California sea smuggling claims Coast Guard life

December 4, 2012 10:23:34 AM



SAN DIEGO -- The killing of a U.S. Coast Guardsman whose crew was chasing a vessel suspected of being laden with drugs appears to be the latest example of how smugglers are venturing farther north in a game of cat-and-mouse along the California coast. 


Chief Petty Officer Terrell Horne, 34, died Sunday after he was struck in the head by the suspect vessel near the Channel Islands, west of Los Angeles and about 180 miles northwest of the U.S.-Mexico border. 


Two Mexican men -- Jose Meija Leyva and Manuel Beltran Higuera -- were charged Monday in Los Angeles with killing a federal officer while the officer was on duty. 


Horne is the first law enforcement official to die on California's seas since a spike in illegal activity began several years ago, said Ralph DeSio, a U.S. Customs and Border Protection spokesman. At least six people aboard suspected smuggling vessels have been killed since the 2010 fiscal year. 


The Halibut, an 87-foot patrol cutter based in Marina del Rey, was dispatched after a Coast Guard C-130 plane spotted the 30-foot "panga" vessel was spotted traveling without lights near Santa Cruz Island, the largest of the eight Channel Islands, according to a criminal complaint. 


The cutter contains a 21-foot-long rigid-hull inflatable boat that the Coast Guard routinely uses on missions that require more speed and agility than the cutter can deliver.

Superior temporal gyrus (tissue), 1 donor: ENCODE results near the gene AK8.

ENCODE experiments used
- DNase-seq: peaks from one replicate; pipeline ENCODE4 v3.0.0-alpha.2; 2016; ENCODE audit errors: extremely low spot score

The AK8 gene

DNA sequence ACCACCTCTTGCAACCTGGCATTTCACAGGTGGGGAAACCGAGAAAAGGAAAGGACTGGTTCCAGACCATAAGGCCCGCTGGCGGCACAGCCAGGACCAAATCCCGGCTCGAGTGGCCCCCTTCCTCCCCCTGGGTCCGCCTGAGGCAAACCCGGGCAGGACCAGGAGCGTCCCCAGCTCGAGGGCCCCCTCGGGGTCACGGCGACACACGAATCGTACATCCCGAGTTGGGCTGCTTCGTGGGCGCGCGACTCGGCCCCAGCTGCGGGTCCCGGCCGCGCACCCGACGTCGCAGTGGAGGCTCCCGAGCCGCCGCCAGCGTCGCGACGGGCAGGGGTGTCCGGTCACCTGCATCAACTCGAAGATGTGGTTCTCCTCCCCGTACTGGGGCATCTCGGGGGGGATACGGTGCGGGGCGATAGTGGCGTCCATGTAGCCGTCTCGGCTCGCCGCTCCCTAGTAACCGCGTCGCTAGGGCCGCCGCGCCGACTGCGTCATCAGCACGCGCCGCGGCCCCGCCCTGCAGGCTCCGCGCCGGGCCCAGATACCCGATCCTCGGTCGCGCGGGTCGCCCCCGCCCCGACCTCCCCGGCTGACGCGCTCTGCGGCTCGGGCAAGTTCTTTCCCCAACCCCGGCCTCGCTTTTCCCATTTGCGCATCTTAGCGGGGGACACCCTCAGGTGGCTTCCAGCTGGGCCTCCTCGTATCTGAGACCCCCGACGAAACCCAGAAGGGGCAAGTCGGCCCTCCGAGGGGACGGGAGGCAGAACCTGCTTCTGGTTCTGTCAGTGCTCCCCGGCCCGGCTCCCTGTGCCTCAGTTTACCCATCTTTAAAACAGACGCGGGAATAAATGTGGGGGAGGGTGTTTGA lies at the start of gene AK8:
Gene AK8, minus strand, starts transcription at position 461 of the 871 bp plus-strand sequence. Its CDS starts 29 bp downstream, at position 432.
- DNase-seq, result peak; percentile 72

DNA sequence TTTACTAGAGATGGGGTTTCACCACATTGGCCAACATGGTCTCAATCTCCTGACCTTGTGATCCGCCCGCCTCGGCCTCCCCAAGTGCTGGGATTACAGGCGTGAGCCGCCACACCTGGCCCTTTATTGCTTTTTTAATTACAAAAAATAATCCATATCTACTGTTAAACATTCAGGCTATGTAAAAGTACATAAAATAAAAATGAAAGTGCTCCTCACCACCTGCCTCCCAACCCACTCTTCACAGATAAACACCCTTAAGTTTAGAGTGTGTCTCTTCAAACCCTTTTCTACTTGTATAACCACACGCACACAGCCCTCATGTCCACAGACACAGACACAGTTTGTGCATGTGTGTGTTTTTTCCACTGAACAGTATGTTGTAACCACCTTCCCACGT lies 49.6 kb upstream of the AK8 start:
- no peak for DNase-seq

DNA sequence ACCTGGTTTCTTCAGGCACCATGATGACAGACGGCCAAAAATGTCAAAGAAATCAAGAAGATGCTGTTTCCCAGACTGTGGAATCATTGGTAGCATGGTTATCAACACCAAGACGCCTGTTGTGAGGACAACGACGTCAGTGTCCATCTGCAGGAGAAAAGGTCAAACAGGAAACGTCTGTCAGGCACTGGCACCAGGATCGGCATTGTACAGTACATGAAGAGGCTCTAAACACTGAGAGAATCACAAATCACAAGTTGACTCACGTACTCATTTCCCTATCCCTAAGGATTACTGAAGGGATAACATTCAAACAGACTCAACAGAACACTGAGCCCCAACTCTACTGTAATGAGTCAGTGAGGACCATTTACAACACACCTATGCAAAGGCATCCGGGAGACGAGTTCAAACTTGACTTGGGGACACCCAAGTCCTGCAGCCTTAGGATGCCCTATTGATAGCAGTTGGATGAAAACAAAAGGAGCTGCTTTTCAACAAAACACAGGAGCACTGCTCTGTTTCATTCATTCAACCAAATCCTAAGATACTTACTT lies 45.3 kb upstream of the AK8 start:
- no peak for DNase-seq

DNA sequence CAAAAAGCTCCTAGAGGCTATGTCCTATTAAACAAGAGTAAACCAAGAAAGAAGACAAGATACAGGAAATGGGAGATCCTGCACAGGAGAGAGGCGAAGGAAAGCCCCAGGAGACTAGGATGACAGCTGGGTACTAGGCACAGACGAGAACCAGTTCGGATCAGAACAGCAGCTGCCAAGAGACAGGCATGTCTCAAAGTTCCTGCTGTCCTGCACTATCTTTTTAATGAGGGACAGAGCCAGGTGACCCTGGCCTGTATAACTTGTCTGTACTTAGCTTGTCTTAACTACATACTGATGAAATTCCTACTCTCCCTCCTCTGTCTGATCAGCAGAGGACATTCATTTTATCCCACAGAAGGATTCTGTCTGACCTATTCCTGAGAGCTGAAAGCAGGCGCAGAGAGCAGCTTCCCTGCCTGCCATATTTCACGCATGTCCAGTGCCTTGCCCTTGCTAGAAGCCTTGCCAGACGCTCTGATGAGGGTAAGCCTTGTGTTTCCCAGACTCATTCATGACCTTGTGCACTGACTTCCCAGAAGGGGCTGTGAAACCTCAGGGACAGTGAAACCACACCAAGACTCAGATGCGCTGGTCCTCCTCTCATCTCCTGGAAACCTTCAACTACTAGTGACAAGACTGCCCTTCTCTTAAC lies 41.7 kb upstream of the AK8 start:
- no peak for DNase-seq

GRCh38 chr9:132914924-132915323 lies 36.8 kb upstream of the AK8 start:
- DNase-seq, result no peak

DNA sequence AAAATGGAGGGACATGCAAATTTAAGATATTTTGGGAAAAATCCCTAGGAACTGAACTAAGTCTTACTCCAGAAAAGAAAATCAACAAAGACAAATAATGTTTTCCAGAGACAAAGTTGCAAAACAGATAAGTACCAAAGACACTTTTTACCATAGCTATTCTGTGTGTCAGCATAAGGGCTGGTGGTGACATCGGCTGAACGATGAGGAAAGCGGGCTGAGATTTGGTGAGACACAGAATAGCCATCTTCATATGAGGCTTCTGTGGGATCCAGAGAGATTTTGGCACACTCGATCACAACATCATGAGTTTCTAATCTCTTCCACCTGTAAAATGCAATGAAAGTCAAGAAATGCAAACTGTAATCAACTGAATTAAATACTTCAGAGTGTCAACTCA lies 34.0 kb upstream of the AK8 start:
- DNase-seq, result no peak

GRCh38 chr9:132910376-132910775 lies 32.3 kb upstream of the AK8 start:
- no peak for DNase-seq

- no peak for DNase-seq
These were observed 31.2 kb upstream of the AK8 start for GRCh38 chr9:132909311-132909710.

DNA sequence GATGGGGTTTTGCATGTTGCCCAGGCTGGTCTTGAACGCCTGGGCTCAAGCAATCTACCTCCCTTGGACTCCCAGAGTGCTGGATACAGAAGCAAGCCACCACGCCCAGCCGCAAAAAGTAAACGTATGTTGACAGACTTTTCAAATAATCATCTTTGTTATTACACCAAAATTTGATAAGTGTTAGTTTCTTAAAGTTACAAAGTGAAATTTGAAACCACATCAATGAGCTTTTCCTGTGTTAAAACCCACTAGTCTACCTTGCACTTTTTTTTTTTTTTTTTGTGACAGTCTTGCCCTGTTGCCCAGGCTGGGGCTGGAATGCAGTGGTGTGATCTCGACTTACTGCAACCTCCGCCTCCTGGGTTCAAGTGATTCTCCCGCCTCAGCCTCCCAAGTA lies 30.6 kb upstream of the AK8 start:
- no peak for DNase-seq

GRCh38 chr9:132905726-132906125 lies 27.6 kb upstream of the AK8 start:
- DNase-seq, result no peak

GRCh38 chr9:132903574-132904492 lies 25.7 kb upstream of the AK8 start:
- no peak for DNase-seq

As Horne and his team came within about 20 yards of the suspect vessel in their inflatable boat, the suspect vessel gunned its engine, knocking Horne and Brandon Langdon into the water, according to the complaint. Langdon was treated for a knee injury and two other crew members aboard the inflatable boat were unharmed in the collision at 1:20 a.m. 


Coast Guard spokesman Adam Eggers said waiting for the vessel to make land would have introduced other risks and logistical challenges. The Coast Guard's mandate, he said, is to interdict at sea. 


"As of right now, there are absolutely zero questions about whether they followed proper protocol," Eggers said. 


Coast Guard crews followed the suspects by air and sea for nearly four hours until the vessel's engine died 20 miles north of the Mexican border, according to the complaint. An officer used pepper spray on both suspects. 


Meija Leyva identified himself as the captain and told authorities he was taking gasoline to lost friends, according to the complaint. Beltran Higuera told authorities he was offered $3,000 to deliver gasoline to another boat that was waiting for them, but they never found it. 


The complaint makes no mention of drugs being found on the boat. 


Attorneys for both men did not immediately respond to phone messages seeking comment. A judge scheduled a preliminary hearing Dec. 17.